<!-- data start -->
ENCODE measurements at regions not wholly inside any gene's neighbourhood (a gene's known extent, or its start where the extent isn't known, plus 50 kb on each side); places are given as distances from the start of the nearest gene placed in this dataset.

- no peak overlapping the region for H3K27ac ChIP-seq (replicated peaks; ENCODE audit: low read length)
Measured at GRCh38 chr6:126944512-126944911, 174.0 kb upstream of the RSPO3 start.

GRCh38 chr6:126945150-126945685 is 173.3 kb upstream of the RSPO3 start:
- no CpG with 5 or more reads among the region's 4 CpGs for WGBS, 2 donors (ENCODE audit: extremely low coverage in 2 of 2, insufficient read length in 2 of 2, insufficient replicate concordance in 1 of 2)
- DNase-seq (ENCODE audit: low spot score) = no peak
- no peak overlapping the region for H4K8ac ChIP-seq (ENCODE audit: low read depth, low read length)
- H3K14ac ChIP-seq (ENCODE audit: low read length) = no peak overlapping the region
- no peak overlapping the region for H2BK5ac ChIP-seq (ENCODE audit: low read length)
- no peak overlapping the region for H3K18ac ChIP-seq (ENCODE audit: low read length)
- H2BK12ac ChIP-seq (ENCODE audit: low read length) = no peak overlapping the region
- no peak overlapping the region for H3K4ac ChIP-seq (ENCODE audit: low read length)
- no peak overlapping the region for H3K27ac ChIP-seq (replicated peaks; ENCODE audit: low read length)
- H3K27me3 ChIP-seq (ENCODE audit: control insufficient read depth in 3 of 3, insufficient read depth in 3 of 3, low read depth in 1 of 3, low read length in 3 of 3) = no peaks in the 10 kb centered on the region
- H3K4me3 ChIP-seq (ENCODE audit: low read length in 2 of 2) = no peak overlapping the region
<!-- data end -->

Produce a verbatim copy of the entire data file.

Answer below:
ENCODE measurements at regions not wholly inside any gene's neighbourhood (a gene's known extent, or its start where the extent isn't known, plus 50 kb on each side); places are given as distances from the start of the nearest gene placed in this dataset.

- no peak overlapping the region for H3K27ac ChIP-seq (replicated peaks; ENCODE audit: low read length)
Measured at GRCh38 chr6:126944512-126944911, 174.0 kb upstream of the RSPO3 start.

GRCh38 chr6:126945150-126945685 is 173.3 kb upstream of the RSPO3 start:
- no CpG with 5 or more reads among the region's 4 CpGs for WGBS, 2 donors (ENCODE audit: extremely low coverage in 2 of 2, insufficient read length in 2 of 2, insufficient replicate concordance in 1 of 2)
- DNase-seq (ENCODE audit: low spot score) = no peak
- no peak overlapping the region for H4K8ac ChIP-seq (ENCODE audit: low read depth, low read length)
- H3K14ac ChIP-seq (ENCODE audit: low read length) = no peak overlapping the region
- no peak overlapping the region for H2BK5ac ChIP-seq (ENCODE audit: low read length)
- no peak overlapping the region for H3K18ac ChIP-seq (ENCODE audit: low read length)
- H2BK12ac ChIP-seq (ENCODE audit: low read length) = no peak overlapping the region
- no peak overlapping the region for H3K4ac ChIP-seq (ENCODE audit: low read length)
- no peak overlapping the region for H3K27ac ChIP-seq (replicated peaks; ENCODE audit: low read length)
- H3K27me3 ChIP-seq (ENCODE audit: control insufficient read depth in 3 of 3, insufficient read depth in 3 of 3, low read depth in 1 of 3, low read length in 3 of 3) = no peaks in the 10 kb centered on the region
- H3K4me3 ChIP-seq (ENCODE audit: low read length in 2 of 2) = no peak overlapping the region